Friday, March 18, 2011

Five best: novelists on illness

Lionel Shriver's books include Orange Prize–winner We Need to Talk About Kevin, The Post-Birthday World, A Perfectly Good Family, Game Control, Double Fault, The Female of the Species, Checker and the Derailleurs, Ordinary Decent Criminals, and So Much for That.

For the Wall Street Journal, she named a five best list of novelists on illness.

One entry on the list:
by Philip Roth (2006)

A novel about an elderly man within spitting distance of his grave inevitably has to address mortality, but in "Everyman" death is a reflecting pool. This elegant novel shimmers with the mysteries and regrets of a whole life. Philip Roth's unnamed protagonist has the usual broken marriage and difficulties with his kids, but his central failed relationship is the one with his own body. He has had six cardiac surgeries in as many years; a seventh would probably kill him. Meanwhile, friends drop like flies: "Old age isn't a battle; old age is a massacre." Prolonged illness's "deadliest trap," Roth writes, is "the contortion of one's character." Thus the protagonist loathes his once adored older brother simply because the schmuck is so enragingly healthy. Unexpectedly moving, "Everyman" is about a treachery that awaits us all. Spouses may stay true, but bodies are universally faithless.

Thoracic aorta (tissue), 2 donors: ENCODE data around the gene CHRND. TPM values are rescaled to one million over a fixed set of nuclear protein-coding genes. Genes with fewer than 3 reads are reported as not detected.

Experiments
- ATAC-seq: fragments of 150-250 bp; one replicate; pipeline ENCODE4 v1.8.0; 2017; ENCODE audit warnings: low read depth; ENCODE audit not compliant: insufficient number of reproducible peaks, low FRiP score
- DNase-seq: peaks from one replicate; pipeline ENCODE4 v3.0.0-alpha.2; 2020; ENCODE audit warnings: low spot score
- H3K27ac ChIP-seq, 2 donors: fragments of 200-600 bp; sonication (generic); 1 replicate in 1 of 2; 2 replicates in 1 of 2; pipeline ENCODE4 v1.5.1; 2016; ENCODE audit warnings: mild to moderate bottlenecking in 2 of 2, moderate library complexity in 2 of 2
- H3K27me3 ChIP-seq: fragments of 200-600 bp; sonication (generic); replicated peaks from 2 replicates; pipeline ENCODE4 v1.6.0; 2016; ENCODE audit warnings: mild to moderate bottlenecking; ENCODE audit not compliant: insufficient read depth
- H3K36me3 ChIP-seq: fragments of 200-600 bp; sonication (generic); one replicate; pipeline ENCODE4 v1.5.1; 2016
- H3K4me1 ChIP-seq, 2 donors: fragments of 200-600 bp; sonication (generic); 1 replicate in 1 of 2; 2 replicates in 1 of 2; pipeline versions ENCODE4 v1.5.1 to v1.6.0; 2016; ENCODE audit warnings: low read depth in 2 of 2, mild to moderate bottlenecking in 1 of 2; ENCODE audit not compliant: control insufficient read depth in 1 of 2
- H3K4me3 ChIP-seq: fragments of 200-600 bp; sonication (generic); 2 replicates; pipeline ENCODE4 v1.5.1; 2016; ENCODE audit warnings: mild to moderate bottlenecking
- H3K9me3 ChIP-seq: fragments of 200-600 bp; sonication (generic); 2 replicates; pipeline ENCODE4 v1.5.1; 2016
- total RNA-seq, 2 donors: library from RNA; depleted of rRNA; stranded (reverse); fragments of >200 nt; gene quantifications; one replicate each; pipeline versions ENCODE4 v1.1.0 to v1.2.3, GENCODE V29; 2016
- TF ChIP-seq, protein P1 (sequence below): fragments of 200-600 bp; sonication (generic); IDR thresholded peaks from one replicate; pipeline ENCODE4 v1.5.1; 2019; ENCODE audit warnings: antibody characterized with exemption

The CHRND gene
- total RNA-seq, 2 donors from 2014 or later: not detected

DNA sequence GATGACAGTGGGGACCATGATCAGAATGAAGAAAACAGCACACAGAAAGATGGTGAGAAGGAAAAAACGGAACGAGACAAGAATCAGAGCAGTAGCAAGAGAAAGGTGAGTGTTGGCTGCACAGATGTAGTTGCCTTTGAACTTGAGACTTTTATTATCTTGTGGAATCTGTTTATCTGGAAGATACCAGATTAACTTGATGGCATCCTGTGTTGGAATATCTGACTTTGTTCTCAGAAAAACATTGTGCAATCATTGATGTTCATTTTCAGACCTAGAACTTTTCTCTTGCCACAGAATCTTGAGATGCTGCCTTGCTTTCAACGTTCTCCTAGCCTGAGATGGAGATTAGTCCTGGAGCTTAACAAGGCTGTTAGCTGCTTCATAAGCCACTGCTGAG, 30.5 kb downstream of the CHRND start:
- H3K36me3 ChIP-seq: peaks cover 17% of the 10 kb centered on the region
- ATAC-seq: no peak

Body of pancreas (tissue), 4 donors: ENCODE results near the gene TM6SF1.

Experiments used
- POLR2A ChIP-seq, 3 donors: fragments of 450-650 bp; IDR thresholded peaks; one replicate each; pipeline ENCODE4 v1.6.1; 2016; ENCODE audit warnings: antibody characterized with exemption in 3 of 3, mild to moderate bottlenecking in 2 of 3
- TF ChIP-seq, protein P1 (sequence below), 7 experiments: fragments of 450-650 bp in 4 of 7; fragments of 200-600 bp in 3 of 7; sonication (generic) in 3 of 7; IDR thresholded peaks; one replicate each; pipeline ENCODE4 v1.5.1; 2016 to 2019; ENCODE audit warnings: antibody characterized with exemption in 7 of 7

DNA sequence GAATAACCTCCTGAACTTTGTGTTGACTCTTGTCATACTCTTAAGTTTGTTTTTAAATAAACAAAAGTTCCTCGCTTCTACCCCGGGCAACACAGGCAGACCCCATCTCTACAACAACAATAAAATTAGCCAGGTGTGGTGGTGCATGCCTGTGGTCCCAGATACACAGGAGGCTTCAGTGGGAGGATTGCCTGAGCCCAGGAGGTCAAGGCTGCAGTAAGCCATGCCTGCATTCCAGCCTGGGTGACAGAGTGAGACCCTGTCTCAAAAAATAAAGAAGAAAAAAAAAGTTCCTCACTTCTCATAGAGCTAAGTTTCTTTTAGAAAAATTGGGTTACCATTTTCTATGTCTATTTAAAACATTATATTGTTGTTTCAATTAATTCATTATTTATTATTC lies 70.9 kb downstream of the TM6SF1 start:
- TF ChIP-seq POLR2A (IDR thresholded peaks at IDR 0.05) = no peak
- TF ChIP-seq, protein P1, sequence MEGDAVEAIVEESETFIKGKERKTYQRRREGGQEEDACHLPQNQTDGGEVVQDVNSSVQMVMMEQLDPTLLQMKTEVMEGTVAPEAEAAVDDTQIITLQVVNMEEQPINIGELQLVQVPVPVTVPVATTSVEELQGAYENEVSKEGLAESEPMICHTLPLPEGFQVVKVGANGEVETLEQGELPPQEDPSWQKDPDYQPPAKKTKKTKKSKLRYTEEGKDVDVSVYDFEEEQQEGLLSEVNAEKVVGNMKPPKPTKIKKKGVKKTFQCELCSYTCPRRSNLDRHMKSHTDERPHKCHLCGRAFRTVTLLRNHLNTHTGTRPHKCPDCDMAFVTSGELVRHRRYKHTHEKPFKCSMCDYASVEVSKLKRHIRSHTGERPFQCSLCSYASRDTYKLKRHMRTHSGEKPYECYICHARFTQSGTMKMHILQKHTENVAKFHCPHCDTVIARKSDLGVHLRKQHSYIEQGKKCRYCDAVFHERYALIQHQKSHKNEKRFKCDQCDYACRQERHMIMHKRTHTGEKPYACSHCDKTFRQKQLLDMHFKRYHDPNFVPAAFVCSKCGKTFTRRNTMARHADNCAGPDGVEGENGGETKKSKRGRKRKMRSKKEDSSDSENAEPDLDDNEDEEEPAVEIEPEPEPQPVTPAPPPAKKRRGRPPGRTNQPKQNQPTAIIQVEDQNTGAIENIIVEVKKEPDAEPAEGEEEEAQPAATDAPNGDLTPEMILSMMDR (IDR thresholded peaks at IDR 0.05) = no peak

Read about the other books on the list.

--Marshal Zeringue